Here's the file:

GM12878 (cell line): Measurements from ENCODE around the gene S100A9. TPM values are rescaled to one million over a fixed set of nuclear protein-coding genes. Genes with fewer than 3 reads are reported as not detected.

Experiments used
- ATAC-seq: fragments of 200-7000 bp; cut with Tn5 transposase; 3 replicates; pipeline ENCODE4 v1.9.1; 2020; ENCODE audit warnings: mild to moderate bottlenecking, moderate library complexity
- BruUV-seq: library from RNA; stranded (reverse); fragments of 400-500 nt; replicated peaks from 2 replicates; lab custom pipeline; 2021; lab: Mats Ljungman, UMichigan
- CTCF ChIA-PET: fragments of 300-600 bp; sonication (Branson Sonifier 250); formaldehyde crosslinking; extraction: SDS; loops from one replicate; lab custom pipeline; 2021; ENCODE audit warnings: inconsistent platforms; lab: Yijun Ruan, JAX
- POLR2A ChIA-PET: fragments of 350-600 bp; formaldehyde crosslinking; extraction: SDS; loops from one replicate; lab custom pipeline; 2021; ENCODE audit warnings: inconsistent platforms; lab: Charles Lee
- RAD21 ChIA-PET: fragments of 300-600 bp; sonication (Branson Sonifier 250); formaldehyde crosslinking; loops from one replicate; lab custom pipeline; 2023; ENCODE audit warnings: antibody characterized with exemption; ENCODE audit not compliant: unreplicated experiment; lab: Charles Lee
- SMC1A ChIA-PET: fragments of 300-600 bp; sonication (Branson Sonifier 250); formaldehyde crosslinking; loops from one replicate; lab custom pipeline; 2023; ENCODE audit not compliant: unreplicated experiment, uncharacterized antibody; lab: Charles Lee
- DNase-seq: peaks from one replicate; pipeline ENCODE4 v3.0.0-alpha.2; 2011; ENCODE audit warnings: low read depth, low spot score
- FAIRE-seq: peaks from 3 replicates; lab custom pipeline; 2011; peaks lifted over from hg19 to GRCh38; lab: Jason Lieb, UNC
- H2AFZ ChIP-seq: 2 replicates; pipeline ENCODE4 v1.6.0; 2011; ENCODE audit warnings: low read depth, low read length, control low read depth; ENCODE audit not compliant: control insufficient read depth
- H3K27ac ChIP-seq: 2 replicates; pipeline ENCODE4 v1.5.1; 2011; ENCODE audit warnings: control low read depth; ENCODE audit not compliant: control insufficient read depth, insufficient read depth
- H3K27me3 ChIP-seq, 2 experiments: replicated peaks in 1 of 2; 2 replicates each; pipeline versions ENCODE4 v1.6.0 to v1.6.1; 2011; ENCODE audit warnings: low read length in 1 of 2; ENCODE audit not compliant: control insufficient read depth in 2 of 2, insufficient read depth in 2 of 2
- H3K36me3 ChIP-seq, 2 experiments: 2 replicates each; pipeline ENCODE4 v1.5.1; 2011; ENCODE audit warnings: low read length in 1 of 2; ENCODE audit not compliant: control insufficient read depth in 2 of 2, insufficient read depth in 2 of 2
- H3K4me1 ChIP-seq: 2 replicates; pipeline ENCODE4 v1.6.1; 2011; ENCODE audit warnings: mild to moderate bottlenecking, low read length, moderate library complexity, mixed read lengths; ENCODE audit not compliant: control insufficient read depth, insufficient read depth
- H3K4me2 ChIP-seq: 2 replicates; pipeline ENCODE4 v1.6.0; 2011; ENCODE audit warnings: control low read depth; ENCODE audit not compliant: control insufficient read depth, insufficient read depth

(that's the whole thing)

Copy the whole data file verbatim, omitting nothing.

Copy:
GM12878 (cell line): Measurements from ENCODE around the gene S100A9. TPM values are rescaled to one million over a fixed set of nuclear protein-coding genes. Genes with fewer than 3 reads are reported as not detected.

Experiments used
- ATAC-seq: fragments of 200-7000 bp; cut with Tn5 transposase; 3 replicates; pipeline ENCODE4 v1.9.1; 2020; ENCODE audit warnings: mild to moderate bottlenecking, moderate library complexity
- BruUV-seq: library from RNA; stranded (reverse); fragments of 400-500 nt; replicated peaks from 2 replicates; lab custom pipeline; 2021; lab: Mats Ljungman, UMichigan
- CTCF ChIA-PET: fragments of 300-600 bp; sonication (Branson Sonifier 250); formaldehyde crosslinking; extraction: SDS; loops from one replicate; lab custom pipeline; 2021; ENCODE audit warnings: inconsistent platforms; lab: Yijun Ruan, JAX
- POLR2A ChIA-PET: fragments of 350-600 bp; formaldehyde crosslinking; extraction: SDS; loops from one replicate; lab custom pipeline; 2021; ENCODE audit warnings: inconsistent platforms; lab: Charles Lee
- RAD21 ChIA-PET: fragments of 300-600 bp; sonication (Branson Sonifier 250); formaldehyde crosslinking; loops from one replicate; lab custom pipeline; 2023; ENCODE audit warnings: antibody characterized with exemption; ENCODE audit not compliant: unreplicated experiment; lab: Charles Lee
- SMC1A ChIA-PET: fragments of 300-600 bp; sonication (Branson Sonifier 250); formaldehyde crosslinking; loops from one replicate; lab custom pipeline; 2023; ENCODE audit not compliant: unreplicated experiment, uncharacterized antibody; lab: Charles Lee
- DNase-seq: peaks from one replicate; pipeline ENCODE4 v3.0.0-alpha.2; 2011; ENCODE audit warnings: low read depth, low spot score
- FAIRE-seq: peaks from 3 replicates; lab custom pipeline; 2011; peaks lifted over from hg19 to GRCh38; lab: Jason Lieb, UNC
- H2AFZ ChIP-seq: 2 replicates; pipeline ENCODE4 v1.6.0; 2011; ENCODE audit warnings: low read depth, low read length, control low read depth; ENCODE audit not compliant: control insufficient read depth
- H3K27ac ChIP-seq: 2 replicates; pipeline ENCODE4 v1.5.1; 2011; ENCODE audit warnings: control low read depth; ENCODE audit not compliant: control insufficient read depth, insufficient read depth
- H3K27me3 ChIP-seq, 2 experiments: replicated peaks in 1 of 2; 2 replicates each; pipeline versions ENCODE4 v1.6.0 to v1.6.1; 2011; ENCODE audit warnings: low read length in 1 of 2; ENCODE audit not compliant: control insufficient read depth in 2 of 2, insufficient read depth in 2 of 2
- H3K36me3 ChIP-seq, 2 experiments: 2 replicates each; pipeline ENCODE4 v1.5.1; 2011; ENCODE audit warnings: low read length in 1 of 2; ENCODE audit not compliant: control insufficient read depth in 2 of 2, insufficient read depth in 2 of 2
- H3K4me1 ChIP-seq: 2 replicates; pipeline ENCODE4 v1.6.1; 2011; ENCODE audit warnings: mild to moderate bottlenecking, low read length, moderate library complexity, mixed read lengths; ENCODE audit not compliant: control insufficient read depth, insufficient read depth
- H3K4me2 ChIP-seq: 2 replicates; pipeline ENCODE4 v1.6.0; 2011; ENCODE audit warnings: control low read depth; ENCODE audit not compliant: control insufficient read depth, insufficient read depth